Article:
The reclamation, restoration or improvement of land - paragraph 11 exemption

A paragraph 11 exemption allows the spreading and storage of waste for the purpose of reclaiming, restoring, or improving land which has been subject to industrial or other man-made development where the use to which that land could be put would be improved by the spreading.

Waste stream(s) permitted

Wastes in Part I of Table 4, Shedule 2, Part I of the Waste Management Licensing Regulations (Northern Ireland) 2003, (as amended), may be spread on any land. Wastes from Part II of Table 4 may be spread on land where the activity results in benefit to agricluture or ecological improvement.

Quantity

The activity must be carried out in accordance with any planning permission (where such permission is required) and the quantity of waste used will be determined by the requirements of the planning permission.

The relevant planning permission, relevant planning drawings and cross-sections must be submitted with the paragraph 11 exemption application.

The waste must be spread to a depth not exceeding the lesser of 2 metres or the final cross sections shown on any plan or drawings required to be submitted in support of the exemption application.

The waste spread must not exceed 20,000 cubic metres per hectare.

Storage

The waste must be securely stored for a period not exceeding six months and storage must be at the place where it is to be spread.

Additional conditions

Where any of the wastes listed in Part II of Table 4 are to be spread, the notice shall be accompanied by a certificate describing how the activity will result in benefit to agriculture or ecological improvement. The certificate shall be prepared by or based on advice from a person with appropriate technical or professional expertise.

Benefit to agriculture shall be assessed by reference to whether the spreading will result in an improvement to the soil for the purpose of growing crops or grazing.

Ecological improvement shall be assessed by reference to the extent to which wildlife habitats, which might otherwise deteriorate, are maintained or supported. The creation of a new habitat or the restoration of an old habitat shall be considered an improvement.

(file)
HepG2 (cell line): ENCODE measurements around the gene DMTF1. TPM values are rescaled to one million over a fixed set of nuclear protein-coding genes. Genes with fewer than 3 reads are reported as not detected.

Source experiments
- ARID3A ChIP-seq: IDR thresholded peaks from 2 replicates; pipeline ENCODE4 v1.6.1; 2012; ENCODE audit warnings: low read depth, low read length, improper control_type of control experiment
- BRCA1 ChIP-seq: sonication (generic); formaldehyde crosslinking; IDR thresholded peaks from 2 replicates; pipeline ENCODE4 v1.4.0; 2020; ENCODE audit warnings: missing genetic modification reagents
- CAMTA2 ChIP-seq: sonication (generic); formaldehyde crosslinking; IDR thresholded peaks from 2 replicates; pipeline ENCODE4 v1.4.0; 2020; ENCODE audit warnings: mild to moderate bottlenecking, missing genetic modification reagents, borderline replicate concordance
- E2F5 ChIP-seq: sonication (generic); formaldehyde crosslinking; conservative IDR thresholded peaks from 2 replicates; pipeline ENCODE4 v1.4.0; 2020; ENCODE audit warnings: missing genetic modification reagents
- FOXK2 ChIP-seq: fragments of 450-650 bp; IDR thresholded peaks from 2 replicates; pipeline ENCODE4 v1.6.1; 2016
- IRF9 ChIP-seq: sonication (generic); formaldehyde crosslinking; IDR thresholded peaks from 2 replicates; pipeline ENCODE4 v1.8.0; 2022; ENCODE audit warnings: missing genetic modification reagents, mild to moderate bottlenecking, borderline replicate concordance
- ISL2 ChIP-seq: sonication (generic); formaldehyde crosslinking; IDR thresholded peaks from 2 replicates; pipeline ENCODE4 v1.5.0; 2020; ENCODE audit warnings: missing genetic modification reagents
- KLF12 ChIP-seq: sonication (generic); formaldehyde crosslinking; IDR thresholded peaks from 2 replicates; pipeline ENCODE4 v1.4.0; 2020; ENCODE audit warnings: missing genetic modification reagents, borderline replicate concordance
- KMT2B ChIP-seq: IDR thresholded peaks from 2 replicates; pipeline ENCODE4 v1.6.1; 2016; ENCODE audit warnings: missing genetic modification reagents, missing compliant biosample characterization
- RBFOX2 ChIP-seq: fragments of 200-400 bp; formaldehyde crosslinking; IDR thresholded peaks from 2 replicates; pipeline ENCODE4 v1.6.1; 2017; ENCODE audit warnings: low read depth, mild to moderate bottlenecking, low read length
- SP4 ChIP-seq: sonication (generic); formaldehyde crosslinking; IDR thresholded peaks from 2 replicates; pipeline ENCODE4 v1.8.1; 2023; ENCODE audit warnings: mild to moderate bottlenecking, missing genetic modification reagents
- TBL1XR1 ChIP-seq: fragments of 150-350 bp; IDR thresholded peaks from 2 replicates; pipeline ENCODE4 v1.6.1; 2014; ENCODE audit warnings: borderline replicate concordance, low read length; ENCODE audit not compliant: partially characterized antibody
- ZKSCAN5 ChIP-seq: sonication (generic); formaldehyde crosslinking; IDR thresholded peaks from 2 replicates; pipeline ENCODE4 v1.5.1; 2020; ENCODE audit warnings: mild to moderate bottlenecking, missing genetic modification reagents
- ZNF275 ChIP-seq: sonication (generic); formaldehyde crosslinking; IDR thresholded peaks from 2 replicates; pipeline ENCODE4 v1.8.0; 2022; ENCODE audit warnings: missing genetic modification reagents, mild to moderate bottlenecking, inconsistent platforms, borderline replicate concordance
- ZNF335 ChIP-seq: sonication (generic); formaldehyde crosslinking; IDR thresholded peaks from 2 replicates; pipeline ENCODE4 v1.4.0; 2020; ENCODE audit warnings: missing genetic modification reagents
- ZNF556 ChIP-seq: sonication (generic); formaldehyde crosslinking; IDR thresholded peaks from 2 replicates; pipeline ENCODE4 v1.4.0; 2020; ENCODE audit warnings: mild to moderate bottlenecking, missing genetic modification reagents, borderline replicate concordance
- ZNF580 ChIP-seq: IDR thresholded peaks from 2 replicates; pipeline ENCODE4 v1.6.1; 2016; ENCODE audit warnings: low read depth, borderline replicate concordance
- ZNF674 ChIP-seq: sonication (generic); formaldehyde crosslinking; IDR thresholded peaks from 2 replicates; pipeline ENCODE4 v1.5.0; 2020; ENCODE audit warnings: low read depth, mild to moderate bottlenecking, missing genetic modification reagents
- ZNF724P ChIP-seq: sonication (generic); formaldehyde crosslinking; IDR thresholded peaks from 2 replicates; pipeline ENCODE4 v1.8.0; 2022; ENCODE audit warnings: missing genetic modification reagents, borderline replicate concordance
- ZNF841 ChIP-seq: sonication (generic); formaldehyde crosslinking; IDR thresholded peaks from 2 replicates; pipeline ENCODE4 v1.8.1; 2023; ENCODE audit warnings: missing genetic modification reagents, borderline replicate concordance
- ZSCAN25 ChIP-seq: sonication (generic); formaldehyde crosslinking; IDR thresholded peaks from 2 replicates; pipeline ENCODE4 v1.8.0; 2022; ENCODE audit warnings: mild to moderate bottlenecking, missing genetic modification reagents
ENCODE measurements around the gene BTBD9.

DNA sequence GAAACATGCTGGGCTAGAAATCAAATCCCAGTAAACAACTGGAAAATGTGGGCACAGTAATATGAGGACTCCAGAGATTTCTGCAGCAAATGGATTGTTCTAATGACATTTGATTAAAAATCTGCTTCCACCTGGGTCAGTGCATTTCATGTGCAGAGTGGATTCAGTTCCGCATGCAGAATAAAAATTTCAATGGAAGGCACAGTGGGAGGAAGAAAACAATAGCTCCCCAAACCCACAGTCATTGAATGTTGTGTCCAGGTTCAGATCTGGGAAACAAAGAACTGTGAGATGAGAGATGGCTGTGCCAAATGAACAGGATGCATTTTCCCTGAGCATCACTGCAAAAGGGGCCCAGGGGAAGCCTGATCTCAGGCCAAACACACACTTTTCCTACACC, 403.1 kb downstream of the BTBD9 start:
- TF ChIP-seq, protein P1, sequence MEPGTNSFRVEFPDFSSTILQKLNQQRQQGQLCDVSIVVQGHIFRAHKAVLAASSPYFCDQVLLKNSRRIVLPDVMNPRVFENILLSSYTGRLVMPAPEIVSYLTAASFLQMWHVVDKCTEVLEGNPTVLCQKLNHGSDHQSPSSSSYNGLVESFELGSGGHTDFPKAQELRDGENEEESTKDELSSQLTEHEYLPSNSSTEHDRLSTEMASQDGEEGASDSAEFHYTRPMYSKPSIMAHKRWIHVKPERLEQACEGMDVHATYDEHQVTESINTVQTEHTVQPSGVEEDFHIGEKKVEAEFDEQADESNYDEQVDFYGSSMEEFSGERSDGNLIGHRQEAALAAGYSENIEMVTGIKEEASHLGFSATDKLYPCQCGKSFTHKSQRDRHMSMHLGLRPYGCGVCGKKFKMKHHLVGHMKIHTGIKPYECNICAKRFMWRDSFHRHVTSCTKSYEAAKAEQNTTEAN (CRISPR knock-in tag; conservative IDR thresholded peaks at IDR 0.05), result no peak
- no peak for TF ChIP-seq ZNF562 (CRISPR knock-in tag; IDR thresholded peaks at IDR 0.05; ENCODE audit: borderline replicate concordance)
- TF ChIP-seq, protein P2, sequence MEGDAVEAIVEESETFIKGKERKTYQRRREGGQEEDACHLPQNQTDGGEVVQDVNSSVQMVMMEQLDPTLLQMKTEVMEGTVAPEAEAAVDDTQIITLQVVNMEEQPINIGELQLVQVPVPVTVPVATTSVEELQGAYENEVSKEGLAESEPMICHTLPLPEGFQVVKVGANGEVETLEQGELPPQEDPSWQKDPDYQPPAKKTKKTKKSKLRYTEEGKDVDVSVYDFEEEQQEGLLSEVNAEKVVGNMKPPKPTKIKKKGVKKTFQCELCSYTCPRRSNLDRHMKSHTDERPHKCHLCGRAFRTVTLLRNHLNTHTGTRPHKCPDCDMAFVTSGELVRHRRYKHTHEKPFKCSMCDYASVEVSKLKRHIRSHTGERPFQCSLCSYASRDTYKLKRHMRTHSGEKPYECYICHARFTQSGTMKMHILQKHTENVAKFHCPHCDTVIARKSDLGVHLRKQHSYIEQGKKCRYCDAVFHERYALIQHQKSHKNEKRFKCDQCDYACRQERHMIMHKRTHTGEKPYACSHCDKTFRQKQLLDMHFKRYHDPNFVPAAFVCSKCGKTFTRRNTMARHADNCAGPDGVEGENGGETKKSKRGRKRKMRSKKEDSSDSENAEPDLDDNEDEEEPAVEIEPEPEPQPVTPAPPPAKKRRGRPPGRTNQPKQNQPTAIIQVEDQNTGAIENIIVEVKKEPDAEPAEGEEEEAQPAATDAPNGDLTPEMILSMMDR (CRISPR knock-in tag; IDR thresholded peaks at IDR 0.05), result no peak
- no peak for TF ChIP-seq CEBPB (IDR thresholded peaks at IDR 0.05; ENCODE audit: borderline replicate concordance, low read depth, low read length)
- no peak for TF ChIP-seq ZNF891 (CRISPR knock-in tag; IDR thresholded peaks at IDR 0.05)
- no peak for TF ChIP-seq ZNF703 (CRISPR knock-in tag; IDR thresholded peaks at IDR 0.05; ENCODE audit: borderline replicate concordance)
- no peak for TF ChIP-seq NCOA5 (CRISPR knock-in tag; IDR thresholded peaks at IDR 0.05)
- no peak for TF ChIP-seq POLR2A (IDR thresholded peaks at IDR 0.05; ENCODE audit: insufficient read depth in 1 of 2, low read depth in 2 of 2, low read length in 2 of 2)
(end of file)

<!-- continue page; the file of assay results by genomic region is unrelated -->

Benefit to agriculture and ecological improvement shall be subject to the criteria given in Schedule 2, Part III of the Waste Management Licensing (Northern Ireland) Regulations 2003 (as amended).

In areas where the Nitrates Action Programme Regulations (Northern Ireland) 2006 apply the spreading shall be carried out in accordance with those regulations

The following information contained in Part II of schedule 2 is required for the registration for an exemption under Paragraph 11

  • where less than 2,500 cubic metres of waste are to be spread in any one year, a description of the spreading, the type and quantity of waste to be spread and the location of the spreading
  • where 2,500 or more cubic metres of waste are to be spread –
    • the total quantity of waste to be spread
    • the type of waste to be spread, identified by reference to the descriptions in the second column of Table 4
    • the name, address and telephone number of all relevant landowners and the location of their land where the waste is to be spread or stored
    • a plan of the spreading with cross-sections showing the proposed final levels of the land affected by the spreading
    • the intended start and completion date of the spreading and any related storage

What the legislation says

The full wording of the paragraph 11 exemption can be found in Schedule 2 to the Waste Management Licensing Regulations (Northern Ireland) 2003 These Regulations have been amended a number of times.

Relevant Objectives in relation to the disposal or recovery of waste are given in paragraph 4 of Schedule 3 to the Regulations.

More detailed information on this exemption can be found in the full guidance documents below.

If you think that you can meet the requirements of the paragraph 11 exemption and wish to proceed with the registration please contact:

Forms and guidance

Related articles

Back to top